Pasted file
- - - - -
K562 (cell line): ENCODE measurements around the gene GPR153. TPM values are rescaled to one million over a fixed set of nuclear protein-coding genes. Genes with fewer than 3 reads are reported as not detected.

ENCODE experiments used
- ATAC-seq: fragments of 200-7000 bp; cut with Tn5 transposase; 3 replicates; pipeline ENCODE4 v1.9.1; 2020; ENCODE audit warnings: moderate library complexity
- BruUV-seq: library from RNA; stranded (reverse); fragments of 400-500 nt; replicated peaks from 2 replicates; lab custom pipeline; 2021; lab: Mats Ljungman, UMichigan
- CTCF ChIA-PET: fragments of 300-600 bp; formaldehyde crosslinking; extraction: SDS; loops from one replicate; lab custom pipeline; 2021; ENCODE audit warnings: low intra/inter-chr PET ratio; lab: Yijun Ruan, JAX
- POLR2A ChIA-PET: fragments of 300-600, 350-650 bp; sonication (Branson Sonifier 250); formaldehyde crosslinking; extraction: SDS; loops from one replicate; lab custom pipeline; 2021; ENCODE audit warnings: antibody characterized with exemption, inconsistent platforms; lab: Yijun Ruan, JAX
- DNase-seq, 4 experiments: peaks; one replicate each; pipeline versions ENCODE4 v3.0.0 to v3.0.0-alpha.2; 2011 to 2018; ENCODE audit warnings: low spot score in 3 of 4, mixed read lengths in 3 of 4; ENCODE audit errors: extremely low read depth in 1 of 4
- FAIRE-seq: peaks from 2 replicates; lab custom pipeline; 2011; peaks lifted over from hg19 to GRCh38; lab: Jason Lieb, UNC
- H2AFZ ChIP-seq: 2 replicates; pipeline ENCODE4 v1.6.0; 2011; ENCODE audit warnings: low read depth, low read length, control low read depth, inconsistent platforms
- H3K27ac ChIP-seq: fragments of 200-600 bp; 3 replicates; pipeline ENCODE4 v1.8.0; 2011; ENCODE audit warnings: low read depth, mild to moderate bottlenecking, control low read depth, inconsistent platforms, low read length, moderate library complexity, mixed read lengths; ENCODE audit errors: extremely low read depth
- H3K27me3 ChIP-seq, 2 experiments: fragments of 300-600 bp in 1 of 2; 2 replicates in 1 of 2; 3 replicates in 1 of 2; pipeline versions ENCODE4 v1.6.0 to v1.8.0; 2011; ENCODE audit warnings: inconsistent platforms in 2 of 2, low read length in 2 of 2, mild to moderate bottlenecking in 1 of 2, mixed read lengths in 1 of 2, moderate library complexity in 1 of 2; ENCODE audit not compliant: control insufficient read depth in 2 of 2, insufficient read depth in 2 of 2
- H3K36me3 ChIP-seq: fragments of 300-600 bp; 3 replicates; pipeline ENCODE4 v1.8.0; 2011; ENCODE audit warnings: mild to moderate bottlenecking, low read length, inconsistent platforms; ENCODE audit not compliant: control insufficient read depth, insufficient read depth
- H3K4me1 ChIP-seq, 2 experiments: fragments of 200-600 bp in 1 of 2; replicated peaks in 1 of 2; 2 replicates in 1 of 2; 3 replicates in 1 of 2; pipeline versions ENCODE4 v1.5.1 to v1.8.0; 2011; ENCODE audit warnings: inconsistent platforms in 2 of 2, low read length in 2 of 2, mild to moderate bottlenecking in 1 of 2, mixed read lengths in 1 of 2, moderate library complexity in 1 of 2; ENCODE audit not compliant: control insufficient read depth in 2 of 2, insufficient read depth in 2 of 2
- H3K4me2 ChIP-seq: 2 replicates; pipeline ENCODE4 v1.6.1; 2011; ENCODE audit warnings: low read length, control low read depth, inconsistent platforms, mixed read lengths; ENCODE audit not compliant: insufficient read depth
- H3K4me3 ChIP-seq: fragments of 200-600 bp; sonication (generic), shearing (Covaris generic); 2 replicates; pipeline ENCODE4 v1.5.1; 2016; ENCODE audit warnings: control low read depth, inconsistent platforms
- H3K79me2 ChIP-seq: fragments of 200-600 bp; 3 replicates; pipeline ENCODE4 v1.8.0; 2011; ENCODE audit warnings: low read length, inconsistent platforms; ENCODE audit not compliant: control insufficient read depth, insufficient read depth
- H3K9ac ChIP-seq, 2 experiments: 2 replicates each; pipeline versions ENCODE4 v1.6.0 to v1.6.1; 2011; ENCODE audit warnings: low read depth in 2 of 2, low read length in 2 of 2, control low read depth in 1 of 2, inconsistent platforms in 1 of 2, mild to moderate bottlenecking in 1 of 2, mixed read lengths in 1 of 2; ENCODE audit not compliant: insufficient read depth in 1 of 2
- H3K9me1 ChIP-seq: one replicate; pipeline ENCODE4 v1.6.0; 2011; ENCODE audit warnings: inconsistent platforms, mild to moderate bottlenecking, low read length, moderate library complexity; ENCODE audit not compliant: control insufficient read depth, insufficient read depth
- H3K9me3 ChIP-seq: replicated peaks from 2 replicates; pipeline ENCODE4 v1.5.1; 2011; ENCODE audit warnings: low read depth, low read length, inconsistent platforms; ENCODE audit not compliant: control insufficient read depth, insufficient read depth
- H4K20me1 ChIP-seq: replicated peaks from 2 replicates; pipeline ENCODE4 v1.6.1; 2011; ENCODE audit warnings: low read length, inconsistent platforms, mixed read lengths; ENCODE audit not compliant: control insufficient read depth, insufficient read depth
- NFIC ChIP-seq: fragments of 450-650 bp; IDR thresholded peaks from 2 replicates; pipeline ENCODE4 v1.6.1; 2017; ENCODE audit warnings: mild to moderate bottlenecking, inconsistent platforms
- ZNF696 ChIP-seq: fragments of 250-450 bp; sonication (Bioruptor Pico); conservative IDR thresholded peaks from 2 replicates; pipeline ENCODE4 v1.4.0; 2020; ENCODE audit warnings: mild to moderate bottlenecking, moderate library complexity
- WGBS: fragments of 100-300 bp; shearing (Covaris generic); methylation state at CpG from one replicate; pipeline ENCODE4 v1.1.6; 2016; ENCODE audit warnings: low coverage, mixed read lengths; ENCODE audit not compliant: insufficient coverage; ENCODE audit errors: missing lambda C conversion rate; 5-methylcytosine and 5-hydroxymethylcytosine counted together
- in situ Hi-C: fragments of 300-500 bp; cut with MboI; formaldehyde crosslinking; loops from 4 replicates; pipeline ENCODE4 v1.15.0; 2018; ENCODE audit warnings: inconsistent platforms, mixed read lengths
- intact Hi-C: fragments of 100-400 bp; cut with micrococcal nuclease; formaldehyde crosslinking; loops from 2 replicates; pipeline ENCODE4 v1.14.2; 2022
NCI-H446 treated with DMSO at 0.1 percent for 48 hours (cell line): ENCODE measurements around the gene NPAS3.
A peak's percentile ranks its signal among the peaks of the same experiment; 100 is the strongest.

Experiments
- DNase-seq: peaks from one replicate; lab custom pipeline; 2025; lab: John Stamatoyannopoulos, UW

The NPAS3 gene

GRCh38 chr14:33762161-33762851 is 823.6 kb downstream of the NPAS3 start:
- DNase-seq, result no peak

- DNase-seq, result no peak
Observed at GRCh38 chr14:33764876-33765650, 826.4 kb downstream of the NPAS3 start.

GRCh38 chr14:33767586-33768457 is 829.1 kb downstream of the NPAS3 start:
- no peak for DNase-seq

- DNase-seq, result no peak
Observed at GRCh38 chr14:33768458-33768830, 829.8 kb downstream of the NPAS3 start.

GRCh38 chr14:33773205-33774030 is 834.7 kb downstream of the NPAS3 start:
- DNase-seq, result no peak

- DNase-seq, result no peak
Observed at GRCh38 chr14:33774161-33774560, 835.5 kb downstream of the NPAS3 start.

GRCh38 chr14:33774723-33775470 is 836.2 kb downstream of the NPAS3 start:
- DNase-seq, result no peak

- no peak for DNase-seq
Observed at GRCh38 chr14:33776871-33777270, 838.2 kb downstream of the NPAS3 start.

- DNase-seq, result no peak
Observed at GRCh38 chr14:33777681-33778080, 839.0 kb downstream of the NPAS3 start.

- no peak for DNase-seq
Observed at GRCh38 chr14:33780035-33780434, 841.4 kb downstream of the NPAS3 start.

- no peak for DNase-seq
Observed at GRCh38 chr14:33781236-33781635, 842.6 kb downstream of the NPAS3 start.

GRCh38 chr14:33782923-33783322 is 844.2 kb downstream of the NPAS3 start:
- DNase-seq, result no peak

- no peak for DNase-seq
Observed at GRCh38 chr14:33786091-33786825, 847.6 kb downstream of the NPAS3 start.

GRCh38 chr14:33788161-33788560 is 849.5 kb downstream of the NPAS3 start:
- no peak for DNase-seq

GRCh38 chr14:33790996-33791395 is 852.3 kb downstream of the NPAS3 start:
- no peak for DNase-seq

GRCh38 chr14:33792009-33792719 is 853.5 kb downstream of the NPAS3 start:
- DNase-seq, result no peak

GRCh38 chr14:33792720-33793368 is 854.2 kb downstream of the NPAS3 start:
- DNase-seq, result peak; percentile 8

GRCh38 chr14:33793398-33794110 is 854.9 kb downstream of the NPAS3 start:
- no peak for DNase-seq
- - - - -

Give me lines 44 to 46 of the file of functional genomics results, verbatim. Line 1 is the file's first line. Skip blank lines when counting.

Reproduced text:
- DNase-seq, result no peak

- no peak for DNase-seq
Observed at GRCh38 chr14:33776871-33777270, 838.2 kb downstream of the NPAS3 start.